Israel is in an uproar, The New York Times informs us, after a French business executive announced that he would pull out of a deal with an Israeli cell phone company. We learn that officials and citizens are venting on social media and in the press, fuming over this latest insult prompted by the Palestinian boycott movement.
Isabel Kershner in “French Telecom Executive’s Remarks on Israel Incite Furor” writes that the remarks by Stephane Richard of Orange “touched a nerve in Israel” because of concern over the growth of boycott, divestment and sanctions, known as BDS. Richard said in Cairo Thursday that he would back out of a contract with an Israeli company “tomorrow,” if it weren’t for the legal and financial penalties.
The resulting firestorm has become big news, and in the Times we hear at length from outraged Israelis and more briefly from a Palestinian civic leader. But missing from the many column inches dedicated to this story are the activists behind the boycott and their reasons for targeting the French company.
Kershner acknowledges the growth of BDS, but she places the blame on the impasse in the peace process and the extremist nature of the latest Israeli cabinet. Nothing is said about the charges against Orange, even though these were laid out in a 53-page report last month.
The report was compiled by a French aid organization, the Catholic Committee against Hunger and for Development, with the backing of five human rights groups and two French unions. It is titled “Orange: Dangerous Liaisons in the Occupied Palestinian Territories,” and it notes that Orange is violating the French foreign ministry’s guidelines against investing in territory occupied by Israel.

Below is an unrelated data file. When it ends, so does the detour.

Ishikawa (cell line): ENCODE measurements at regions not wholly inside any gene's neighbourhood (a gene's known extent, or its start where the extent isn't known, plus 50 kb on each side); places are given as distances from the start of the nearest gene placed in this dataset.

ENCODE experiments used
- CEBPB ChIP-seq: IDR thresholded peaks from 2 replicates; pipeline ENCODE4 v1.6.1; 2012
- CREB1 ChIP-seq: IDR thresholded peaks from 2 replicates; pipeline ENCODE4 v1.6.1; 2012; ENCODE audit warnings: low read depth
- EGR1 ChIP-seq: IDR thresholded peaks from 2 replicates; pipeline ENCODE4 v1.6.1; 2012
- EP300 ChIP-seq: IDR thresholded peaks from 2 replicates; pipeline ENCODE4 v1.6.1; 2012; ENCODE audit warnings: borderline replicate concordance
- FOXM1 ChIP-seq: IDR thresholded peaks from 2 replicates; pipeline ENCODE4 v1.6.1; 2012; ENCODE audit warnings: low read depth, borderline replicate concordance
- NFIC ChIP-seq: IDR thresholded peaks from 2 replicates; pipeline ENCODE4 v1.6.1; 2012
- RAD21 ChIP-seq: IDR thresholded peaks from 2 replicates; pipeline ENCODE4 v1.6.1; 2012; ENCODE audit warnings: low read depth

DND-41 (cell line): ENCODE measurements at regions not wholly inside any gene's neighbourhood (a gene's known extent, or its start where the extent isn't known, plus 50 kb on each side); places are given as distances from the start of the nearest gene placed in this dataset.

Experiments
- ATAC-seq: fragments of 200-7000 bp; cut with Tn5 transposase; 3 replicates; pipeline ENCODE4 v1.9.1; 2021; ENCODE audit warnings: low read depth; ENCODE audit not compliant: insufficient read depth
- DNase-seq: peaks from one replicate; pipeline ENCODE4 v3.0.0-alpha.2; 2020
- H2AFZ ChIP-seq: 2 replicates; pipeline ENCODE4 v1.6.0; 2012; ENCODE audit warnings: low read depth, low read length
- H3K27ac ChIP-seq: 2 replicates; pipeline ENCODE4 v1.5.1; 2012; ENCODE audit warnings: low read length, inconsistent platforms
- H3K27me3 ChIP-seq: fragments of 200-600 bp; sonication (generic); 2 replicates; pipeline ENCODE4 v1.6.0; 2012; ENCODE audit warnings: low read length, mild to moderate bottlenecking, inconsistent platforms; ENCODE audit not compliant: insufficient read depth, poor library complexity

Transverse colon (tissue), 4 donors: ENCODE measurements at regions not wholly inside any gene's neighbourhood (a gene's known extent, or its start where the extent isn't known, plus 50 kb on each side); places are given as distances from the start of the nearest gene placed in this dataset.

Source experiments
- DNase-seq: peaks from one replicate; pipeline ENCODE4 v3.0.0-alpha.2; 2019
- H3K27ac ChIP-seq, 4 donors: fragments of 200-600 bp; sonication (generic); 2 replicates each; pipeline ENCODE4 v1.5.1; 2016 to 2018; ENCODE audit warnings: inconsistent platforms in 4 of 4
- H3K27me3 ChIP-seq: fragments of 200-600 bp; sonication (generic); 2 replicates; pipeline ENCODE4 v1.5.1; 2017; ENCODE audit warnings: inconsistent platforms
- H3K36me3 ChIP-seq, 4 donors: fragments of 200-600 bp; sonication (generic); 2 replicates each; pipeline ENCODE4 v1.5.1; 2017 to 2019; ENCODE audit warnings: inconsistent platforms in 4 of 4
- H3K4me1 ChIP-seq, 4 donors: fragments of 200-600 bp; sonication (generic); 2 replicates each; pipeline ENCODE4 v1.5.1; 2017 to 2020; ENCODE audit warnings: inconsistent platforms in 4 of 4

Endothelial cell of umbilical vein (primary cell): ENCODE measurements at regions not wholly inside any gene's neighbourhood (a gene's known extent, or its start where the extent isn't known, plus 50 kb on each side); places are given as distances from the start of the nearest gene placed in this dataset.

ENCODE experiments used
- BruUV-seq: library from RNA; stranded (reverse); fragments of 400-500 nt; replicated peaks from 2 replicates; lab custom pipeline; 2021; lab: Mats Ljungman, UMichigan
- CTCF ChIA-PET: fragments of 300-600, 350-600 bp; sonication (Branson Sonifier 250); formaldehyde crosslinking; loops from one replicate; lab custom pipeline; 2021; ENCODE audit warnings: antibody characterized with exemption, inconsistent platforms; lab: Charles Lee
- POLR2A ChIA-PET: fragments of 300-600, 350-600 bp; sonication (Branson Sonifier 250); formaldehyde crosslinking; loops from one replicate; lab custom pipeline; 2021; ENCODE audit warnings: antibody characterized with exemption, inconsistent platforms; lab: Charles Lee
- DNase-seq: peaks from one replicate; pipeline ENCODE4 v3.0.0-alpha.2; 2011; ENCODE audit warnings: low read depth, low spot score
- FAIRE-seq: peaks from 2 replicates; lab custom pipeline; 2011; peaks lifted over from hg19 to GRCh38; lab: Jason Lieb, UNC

Orange contracts with the Israeli company Partner Communications, which has built more than 100 antennas on confiscated Palestinian land, the report states. Partner has also opened shops in illegal Israeli settlements and benefits from Israeli laws that restrict competition from Palestinian companies.
The Times, however, makes no attempt to provide readers with this context. Kershner’s story is all about the Israeli reaction. It has little to say about the stated aims of the BDS movement and nothing to tell us about the charges against Orange.
Other mainstream media, however, have provided this missing information. The Guardian and BBC cite the report and link to it online. Agence France-Presse informs readers of its existence, and France 24 devoted a story to the report immediately after it appeared on May 6. The Electronic Intifada has written extensively about the issue, and Palestinian news agencies also covered the charges against Orange.
All of this is apparently too close to the reality on the ground for the Times. It seems we are not to hear the ugly details of the occupation and the breaches of international law that give rise to BDS actions against Orange and other enterprises.
Times readers lose out once again as the newspaper glosses over the theft of Palestinian land and the suppression of Palestinian commerce, giving precedence to Israeli anxieties. In this skewed vision of journalism, the real news disappears from our newspaper of record.